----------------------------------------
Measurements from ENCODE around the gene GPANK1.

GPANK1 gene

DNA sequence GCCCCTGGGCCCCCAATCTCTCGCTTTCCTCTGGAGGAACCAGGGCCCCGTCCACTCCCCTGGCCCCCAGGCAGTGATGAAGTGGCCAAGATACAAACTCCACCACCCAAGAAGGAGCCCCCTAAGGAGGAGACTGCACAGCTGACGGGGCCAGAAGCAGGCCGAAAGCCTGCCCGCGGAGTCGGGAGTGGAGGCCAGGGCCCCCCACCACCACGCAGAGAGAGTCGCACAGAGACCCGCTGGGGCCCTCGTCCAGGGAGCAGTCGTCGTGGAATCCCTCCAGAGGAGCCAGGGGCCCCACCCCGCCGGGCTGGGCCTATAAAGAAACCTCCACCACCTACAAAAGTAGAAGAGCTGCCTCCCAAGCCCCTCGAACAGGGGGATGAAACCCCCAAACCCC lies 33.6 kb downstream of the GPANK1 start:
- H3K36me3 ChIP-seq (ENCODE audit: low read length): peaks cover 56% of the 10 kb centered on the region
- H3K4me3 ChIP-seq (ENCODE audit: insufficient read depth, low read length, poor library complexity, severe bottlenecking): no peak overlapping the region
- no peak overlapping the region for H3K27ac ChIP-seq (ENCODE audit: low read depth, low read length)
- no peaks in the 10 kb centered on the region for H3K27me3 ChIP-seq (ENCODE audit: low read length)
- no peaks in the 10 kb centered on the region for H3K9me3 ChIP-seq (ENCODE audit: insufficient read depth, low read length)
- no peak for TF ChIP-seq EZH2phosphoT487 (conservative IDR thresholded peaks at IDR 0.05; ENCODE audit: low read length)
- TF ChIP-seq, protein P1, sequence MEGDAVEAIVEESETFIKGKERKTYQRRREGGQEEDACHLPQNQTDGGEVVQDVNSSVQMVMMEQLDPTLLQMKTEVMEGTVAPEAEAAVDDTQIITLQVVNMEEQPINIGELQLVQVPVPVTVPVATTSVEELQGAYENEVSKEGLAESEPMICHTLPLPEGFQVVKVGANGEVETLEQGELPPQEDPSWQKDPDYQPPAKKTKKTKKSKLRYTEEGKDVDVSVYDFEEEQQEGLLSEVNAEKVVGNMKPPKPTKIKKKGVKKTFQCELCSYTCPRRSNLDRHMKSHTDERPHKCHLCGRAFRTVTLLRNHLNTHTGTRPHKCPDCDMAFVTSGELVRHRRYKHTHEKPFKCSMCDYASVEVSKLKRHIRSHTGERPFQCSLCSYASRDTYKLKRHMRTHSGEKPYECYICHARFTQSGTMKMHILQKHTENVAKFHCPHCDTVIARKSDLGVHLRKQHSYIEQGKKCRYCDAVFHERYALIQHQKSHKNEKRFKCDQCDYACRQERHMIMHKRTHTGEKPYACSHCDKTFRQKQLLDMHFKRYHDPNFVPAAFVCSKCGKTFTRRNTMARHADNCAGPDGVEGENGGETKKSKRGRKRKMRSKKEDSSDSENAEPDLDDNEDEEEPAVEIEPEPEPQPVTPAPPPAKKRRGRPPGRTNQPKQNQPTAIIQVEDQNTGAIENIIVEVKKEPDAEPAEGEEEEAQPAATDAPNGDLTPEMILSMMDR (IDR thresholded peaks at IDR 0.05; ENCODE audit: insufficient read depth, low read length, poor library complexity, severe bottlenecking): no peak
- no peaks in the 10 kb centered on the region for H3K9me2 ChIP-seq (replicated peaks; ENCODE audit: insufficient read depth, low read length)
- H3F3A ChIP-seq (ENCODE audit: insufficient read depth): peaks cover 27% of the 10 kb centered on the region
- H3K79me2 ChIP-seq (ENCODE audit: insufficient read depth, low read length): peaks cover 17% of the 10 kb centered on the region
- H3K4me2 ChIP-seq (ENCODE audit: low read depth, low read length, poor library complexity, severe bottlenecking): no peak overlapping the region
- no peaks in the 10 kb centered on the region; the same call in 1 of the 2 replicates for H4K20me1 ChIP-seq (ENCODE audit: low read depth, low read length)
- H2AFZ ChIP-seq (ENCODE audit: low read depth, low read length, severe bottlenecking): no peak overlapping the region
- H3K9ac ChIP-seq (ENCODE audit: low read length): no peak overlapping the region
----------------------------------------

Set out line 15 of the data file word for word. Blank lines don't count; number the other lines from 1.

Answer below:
- no peaks in the 10 kb centered on the region; the same call in 1 of the 2 replicates for H4K20me1 ChIP-seq (ENCODE audit: low read depth, low read length)